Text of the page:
Cal Am’s anti-O campaign repeatedly described the takeover effort as a risky gamble. If O had passed, it would have required the Peninsula’s water management district to study the feasibility of a public takeover. The study wouldn’t have come cheap but it would have cost far less than Cal Am spent combating the ballot measure. Cal Am called Measure O “the risk we can’t afford.” What we can’t afford, Riley and a growing number of others believe, is Cal Am bills.
The Cal Am campaign also emphasized that negotiating a sale to the public would distract the company from developing a desalination plant – a plant that seems barely closer to reality even now, three years later. Cal Am also repeatedly mischaracterized attempts to takeover water systems elsewhere and the results of successful efforts.
A public takeover of Cal Am’s Peninsula water system would be an extremely difficult and expensive process and Cal Am can be expected to fight Public Water Now at every turn. The company has maintained through the years that the Peninsula system is barely profitable yet it has made it clear that it will fight any and all takeover efforts, which suggests the network of pumps and pipes is more profitable than the company lets on.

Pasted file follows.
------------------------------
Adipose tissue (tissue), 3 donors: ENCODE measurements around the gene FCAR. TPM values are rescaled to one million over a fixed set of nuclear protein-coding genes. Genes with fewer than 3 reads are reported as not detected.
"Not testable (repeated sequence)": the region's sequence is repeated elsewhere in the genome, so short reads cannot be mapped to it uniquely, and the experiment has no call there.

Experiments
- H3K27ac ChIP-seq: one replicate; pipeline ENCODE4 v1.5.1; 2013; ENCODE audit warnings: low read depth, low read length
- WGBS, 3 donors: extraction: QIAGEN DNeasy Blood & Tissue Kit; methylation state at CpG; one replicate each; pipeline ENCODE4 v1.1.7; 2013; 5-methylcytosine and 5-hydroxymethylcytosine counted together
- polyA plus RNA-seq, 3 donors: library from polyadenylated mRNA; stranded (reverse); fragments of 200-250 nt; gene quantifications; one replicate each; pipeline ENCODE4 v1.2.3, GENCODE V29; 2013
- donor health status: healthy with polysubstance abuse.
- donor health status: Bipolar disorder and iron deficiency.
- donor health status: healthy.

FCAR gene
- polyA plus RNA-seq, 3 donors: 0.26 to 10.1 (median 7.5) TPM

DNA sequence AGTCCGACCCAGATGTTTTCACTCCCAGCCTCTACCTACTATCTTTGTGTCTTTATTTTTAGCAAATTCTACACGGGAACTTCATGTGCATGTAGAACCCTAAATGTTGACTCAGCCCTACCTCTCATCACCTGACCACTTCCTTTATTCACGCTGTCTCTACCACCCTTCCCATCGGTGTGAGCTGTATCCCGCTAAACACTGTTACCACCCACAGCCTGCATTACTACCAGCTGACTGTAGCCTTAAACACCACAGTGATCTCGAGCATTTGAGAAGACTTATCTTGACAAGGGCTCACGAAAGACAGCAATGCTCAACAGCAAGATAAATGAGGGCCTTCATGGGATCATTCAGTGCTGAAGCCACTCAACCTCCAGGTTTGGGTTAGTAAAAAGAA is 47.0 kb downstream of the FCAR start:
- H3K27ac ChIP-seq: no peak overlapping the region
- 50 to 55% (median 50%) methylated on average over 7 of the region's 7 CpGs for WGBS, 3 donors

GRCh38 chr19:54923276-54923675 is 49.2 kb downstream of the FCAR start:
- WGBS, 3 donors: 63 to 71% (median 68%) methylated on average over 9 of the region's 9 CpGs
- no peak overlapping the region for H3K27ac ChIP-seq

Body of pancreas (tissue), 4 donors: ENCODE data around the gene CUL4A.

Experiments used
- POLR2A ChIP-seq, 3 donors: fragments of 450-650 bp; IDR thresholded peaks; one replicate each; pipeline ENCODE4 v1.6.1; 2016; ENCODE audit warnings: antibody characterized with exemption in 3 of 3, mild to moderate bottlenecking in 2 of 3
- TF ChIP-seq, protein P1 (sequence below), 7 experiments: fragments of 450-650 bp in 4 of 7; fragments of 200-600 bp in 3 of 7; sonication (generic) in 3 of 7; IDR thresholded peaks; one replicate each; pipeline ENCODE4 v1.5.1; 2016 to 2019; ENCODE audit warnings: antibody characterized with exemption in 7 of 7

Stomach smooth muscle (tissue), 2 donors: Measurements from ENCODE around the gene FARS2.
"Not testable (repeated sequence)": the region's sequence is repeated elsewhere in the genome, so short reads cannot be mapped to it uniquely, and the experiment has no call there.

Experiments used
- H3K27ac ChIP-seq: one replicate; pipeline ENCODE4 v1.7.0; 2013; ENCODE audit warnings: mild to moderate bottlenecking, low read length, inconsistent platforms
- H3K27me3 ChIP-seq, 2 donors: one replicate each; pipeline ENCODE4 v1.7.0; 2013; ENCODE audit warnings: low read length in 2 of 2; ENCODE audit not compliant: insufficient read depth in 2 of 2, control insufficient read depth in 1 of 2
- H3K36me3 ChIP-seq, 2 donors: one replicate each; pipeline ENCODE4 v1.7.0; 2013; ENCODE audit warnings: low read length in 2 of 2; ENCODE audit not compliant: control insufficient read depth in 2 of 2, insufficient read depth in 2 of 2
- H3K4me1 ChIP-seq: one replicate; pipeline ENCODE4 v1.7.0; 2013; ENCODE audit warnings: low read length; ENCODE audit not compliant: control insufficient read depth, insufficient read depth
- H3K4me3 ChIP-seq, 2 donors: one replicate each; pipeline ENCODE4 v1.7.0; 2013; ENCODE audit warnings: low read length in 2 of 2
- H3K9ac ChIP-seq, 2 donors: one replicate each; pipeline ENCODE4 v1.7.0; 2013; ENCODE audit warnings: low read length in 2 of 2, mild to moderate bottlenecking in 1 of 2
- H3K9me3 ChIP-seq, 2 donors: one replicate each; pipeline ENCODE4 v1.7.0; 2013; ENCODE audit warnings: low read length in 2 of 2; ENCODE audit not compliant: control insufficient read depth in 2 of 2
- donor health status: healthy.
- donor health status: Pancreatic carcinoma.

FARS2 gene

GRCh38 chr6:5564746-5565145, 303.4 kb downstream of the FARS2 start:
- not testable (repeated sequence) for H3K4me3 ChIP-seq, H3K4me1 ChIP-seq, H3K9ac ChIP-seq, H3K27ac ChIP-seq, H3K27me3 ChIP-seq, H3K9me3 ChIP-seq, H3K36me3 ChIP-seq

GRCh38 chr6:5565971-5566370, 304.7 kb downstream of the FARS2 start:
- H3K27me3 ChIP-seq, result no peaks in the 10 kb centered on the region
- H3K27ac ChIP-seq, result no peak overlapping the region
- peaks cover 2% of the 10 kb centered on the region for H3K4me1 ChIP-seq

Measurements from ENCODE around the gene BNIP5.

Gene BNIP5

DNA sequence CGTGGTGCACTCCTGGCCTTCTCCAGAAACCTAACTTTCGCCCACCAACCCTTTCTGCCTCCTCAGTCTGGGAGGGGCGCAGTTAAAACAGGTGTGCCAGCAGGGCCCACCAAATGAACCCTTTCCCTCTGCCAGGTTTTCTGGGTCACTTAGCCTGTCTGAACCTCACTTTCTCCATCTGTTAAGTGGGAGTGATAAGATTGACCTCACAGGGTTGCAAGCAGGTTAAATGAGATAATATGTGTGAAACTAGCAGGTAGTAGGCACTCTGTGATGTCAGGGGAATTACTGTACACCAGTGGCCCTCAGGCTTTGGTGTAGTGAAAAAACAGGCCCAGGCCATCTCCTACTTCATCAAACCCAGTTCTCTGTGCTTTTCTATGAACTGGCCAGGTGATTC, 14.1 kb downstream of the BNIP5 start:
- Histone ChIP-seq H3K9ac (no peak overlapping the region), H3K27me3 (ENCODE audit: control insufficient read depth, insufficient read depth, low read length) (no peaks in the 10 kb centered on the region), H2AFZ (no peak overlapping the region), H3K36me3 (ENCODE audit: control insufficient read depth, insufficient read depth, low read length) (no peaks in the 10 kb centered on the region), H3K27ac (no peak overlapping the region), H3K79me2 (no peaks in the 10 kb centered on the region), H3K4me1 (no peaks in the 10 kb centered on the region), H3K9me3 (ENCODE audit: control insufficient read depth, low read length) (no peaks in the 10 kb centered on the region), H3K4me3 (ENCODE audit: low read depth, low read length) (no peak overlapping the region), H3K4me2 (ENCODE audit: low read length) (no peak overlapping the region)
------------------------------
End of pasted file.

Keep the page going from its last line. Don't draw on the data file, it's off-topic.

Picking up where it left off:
My own limited research leads me to believe that in the short term, a public takeover would not result in lower water bills because a public agency would need to borrow sizable sums to complete the transaction. Dave Stoldt, manager of the water management district, once estimated that there would be no actual savings to the customers for as long as 30 years. Proponents disagree, saying savings would materialize much more quickly. Either way, I believe a takeover is worth pursuing because the savings to future customers, decades and decades of future savings, would make the effort worthwhile even if our bills didn’t immediately go down.
To me, the prospect of a takeover is an important public policy issue that should be decided by careful analysis and a considerable amount of professional cost accounting. The decision should not be based on a clever advertising campaign.
The way Cal Am conducted itself last time around was shameful but you didn’t hear a peep about it in polite Peninsula circles. As they did with the Monterey Downs ballot measures, pillars of the community knew that the side with the most money was cheating but they just looked the other way.
If Cal Am listens to anyone in public life on the Peninsula these days, those people should make it clear that the company should stick to the facts and the math and not create its own make-believe reality. The hospitality industry and other business interests have benefited in recent years from sweetheart rate arrangements with Cal Am. They should not let those short-term gains stop them from encouraging Cal Am to be the good corporate citizen it claims to be.
At the same time, Public Water Now and its supporters can and should be expected to play it straight. If buying out Cal Am is a good idea, the numbers should tell the story. If it doesn’t make financial sense, the idea probably isn’t worth pursuing no matter how much better off we would be with a water company run by an accountable local agency rather than for the benefit of distant shareholders.